We started this walk at the Travellers' Friend pub in Crookham and headed south past some houses to suddenly emerge into farmland. A little further on, a meadow on the right was covered in Oxeye daisies. We immediately saw our first Marbled Whites of the year, a few Skippers and legions of Meadow Browns.


We passed through a bit of woodland to soon reach the River Enborne, here a narrow, shallow and winding stream. The river rises between West Woodhay and Inkpen, to the west of Newbury and meanders eastwards to join the Kennet near Aldermaston.


We followed the line of the river and enjoyed spotting this damselfly, which seems to be a Beautiful Demoiselle. We were a bit surprised that the fields here seemed to be hardly cultivated.


We reached a road and turned left towards Folly Farm which we skirted, spotting this toad on the path as we passed by.


We crossed a road and walked through a series of fields, passing this substantial cattle trough - rather like our own bath we thought.


We headed then through woodland climbing towards the top of Huntsmoor Hill. Just as we approached the top we passed this curious construction. We could come up with no plausible idea of what it could be.


At the top is Hill House, an intriguing construction, which seemed to us to be reminiscent of a Mexican hacienda.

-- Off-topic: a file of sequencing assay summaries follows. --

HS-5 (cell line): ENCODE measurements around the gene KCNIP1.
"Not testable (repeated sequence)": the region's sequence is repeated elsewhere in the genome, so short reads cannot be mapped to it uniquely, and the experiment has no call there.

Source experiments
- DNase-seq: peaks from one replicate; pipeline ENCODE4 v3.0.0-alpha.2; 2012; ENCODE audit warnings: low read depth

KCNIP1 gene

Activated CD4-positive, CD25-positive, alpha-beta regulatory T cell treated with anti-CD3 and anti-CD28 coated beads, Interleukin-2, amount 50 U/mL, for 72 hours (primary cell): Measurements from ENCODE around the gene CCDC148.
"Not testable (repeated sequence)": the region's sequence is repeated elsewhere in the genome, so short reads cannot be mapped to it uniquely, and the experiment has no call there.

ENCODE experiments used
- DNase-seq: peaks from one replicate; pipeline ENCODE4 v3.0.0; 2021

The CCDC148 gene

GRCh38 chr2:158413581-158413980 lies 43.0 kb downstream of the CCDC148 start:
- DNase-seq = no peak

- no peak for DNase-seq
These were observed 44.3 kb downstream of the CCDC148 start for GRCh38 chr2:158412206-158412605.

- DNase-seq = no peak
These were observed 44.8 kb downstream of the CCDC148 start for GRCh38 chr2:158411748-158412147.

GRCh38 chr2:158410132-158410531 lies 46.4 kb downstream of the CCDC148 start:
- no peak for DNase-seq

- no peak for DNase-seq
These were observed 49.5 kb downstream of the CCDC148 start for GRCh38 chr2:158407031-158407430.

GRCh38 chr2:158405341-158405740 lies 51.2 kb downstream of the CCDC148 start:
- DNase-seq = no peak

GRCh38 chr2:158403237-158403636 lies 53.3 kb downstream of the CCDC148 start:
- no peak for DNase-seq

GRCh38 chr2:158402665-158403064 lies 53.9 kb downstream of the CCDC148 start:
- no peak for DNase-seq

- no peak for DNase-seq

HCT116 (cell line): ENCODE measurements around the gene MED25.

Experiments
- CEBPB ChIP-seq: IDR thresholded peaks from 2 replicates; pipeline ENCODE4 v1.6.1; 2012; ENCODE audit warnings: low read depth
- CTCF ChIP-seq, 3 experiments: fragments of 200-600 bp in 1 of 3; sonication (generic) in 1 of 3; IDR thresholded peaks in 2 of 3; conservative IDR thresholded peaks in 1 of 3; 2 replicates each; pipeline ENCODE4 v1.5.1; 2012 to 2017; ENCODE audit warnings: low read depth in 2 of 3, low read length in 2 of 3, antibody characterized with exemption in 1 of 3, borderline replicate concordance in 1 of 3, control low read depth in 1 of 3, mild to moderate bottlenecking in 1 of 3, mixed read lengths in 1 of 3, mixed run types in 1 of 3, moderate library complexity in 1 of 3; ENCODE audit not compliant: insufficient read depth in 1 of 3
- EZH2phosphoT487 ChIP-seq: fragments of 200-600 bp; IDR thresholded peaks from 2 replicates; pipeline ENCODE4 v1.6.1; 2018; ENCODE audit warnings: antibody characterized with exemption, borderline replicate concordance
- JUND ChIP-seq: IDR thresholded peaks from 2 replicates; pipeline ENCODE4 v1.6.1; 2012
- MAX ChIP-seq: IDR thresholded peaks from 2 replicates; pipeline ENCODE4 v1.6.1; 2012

Now down a narrow lane to reach the hamlet of Goose Hill and along a path, identified as Park Lane, through woods and then across fields - we were disappointed that the next path wasn't called Mayfair - to reach the Brimpton to Crookham road.

Conditions: warm and sunny.

From: Rambling for pleasure. Kennet Valley and Watership Down.

Map: Explorer 158 (Newbury & Hungerford)

Distance: 6.25 miles

Rating: four stars, mainly for the first half.

Monday, 1 June 2020

Chute Causeway and Coldridge Wood

St Nicholas church, Upper Chute

A second visit to the land of the Chutes (here is a link to the previous one). We parked near the bus stop in Upper Chute and walked past the19th century church of St Nicholas. It is a picturesque building by John Loughborough Pearson and dates from 1872. Unlike the previous walk we ignored a green lane to the right and followed the road up the hill. We left the road where it turned right and continued along a path which led us to the wonderful Causeway, a one-time Roman road.

The Causeway is on a ridge with lovely views of the valley below to the right ...


... and directly opposite.


We turned left along the Causeway - this is the view looking back as we neared some trees.


This one was dead, but it still made a fine sight (I have become much more conscious of the shapes and dramatic valley of trees in the last year or so).